News, Culture & Society

Minnesota six-year-old with no underlying conditions dies of coronavirus complications

A Minnesota six-year-old with no underlying conditions died this week from complications of coronavirus. 

Week Day, a first-grader at Parkside Elementary in Marshall in southwestern Minnesota died on Sunday in a Sioux Falls hospital after battling COVID. 

In an obituary, Day was described as a ‘lively girl who loved the color pink’ and ‘singing songs and dancing’ to entertain her family.

Day immigrated to Minnesota from a refugee camp in Thailand with her parents in December 2015 when she was just a year old.   

The first-grader was ‘loved by her classmates and teacher,’ who remember her as a ‘sweet girl who enjoyed school and appreciated her studies and sought to learn about the world around her,’ the six-year-old’s obituary read. 

Six-year-old Week Day died in a Sioux Falls hospital from COVID-19 complications

Six-year-old Week Day was a first grader at Parkside Elementary in Marshall in southwestern Minnesota

Six-year-old Week Day was a first grader at Parkside Elementary in Marshall in southwestern Minnesota

Day’s death marks a rare occurrence of a child dying due to COVID. 

Most children who become infected with COVID develop no symptoms or milder symptoms. 

Children also have been found to contribute less to the spread of the virus, a Harvard Medical School report found.  

In a statement, the Minnesota Department of Health said they were ‘deeply saddened’ to confirm the six-year-old’s death. 

‘While COVID-related deaths in children are rare, they can occur even in otherwise healthy children,’ the statement said.  

Since the start of the pandemic, three Minnesota children under age 18 have died due to COVID-19, the department confirmed.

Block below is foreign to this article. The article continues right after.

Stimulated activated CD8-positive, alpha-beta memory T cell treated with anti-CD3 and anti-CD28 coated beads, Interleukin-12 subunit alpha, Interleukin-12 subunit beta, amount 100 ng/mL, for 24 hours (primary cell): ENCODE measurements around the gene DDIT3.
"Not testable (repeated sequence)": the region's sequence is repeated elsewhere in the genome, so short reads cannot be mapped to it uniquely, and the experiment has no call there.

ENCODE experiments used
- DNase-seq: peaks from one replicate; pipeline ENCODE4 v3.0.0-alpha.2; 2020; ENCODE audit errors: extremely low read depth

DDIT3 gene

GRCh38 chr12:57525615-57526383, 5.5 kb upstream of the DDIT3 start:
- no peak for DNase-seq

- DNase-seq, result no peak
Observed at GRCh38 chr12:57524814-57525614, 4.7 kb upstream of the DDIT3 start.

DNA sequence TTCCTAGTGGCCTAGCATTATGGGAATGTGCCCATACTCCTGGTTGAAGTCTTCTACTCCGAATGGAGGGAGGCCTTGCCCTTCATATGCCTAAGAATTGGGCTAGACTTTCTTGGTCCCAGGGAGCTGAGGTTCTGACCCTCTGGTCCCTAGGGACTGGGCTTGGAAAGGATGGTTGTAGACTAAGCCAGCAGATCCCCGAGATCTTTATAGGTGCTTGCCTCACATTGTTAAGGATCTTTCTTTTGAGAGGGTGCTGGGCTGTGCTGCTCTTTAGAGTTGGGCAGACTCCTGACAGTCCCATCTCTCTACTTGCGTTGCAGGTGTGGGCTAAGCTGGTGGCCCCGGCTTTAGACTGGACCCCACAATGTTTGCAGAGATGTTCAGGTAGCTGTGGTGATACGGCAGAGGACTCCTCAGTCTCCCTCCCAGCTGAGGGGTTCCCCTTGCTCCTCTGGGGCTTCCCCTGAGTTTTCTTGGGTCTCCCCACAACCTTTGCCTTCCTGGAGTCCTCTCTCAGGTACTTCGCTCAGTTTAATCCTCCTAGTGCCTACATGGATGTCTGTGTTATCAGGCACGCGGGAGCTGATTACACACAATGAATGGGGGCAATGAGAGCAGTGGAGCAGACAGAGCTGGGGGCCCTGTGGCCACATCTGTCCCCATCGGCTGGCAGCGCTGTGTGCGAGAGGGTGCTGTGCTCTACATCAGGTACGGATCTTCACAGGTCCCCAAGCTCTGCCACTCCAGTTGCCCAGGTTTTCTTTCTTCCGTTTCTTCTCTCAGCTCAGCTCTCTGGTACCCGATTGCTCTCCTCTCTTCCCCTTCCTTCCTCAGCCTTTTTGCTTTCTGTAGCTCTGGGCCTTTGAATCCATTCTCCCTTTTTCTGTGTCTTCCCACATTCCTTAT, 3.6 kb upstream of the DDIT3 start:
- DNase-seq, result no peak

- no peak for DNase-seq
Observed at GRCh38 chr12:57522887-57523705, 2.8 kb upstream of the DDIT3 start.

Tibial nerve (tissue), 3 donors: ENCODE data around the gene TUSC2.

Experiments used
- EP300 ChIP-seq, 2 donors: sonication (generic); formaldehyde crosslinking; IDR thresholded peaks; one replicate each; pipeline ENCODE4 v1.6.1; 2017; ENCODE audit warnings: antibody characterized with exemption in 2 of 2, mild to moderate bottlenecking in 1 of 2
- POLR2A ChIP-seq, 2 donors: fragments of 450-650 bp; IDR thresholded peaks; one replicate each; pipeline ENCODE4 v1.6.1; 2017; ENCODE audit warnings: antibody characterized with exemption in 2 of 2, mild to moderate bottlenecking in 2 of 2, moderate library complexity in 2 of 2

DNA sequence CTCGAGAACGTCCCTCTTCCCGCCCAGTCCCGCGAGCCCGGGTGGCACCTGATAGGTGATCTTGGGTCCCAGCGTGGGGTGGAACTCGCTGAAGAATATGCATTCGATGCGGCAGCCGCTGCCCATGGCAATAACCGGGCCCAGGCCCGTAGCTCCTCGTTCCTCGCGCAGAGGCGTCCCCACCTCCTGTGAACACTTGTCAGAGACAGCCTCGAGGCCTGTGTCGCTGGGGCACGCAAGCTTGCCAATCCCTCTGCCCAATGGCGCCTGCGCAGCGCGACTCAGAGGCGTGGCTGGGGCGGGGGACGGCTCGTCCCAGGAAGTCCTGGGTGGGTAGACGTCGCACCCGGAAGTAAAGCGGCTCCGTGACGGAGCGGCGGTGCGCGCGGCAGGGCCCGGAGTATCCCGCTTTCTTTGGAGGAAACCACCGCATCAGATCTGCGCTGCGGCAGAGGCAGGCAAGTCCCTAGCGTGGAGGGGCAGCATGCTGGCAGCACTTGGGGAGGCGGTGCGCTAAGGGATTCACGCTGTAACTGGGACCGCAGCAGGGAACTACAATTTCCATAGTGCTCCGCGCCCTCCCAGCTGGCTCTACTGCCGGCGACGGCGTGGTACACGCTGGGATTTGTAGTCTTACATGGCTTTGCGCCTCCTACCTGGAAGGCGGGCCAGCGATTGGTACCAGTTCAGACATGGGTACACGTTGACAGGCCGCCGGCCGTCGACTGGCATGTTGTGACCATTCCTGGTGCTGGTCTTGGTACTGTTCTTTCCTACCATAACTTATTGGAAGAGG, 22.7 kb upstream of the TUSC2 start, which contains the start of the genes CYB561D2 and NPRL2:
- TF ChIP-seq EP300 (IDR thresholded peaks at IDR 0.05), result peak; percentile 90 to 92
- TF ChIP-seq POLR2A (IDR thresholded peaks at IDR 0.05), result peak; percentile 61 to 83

The department added that since children under 16 are not yet eligible to receive a COVID-19 vaccine, the best approach to keep children safe is ‘to make sure those around them who can get vaccinated do get vaccinated, and that we continue to follow those measures that prevent transmission of the virus.’ 

A total of 575,193 people have died from coronavirus in the U.S. as of April 29. 32,288,764 total cases have been confirmed in the United States

A total of 575,193 people have died from coronavirus in the U.S. as of April 29. 32,288,764 total cases have been confirmed in the United States

As of April 28, less than 1,000 people per day are dying as a result of COVID in the U.S. A total of 575,193 people have died in the United States due to COVID

As of April 28, less than 1,000 people per day are dying as a result of COVID in the U.S. A total of 575,193 people have died in the United States due to COVID

Following the news of Day’s death, Marshall Public Schools Superintendent Jeremy Williams told parents that classes in the district will continue to be held in person, Marshall Independent reported.  

Williams said schools will continue to follow CDC and Minnesota Department of Health protocols safety measures including wearing face coverings, social distancing, frequent hand washing, and watching for COVID symptoms, he said. 

‘I recognize this is scary and concerning for many. We encourage you to continue to watch your students for any signs of COVID,’ Williams said in the letter.

Williams told parents that crisis team members will be available to help support students and asked teachers to be on the lookout for students exhibiting COVID symptoms.

The Marshall Public Schools’ online COVID-19 dashboard showed that 35 students from Park Side were quarantining due to close contact and that two students from Parkside tested positive for COVID. 

As of April 22, over 3.71 million children have tested positive for COVID-19 since the onset of the pandemic in the United States, the American Academy of Pediatrics reported.  

Children dying from COVID is incredibly rare, making up just 0.00%-0.19% of all COVID-19 deaths, the American Academy of Pediatrics reported.  

Minnesota Governor Tim Walz said Days death was’ simply heartbreaking,’ while Minnesota Department of Education Commissioner Dr. Heather Mueller said that Minnesotans need to continue to be on alert as the pandemic is not over.  

‘This sadly reinforces that the pandemic is not over and the precautions that we are taking are not just for our own safety, but for all Minnesotans – including our youngest students who are not yet eligible for the vaccine. We must finish out the school year strong.’ Mueller said in a statement. 

Read more at DailyMail.co.uk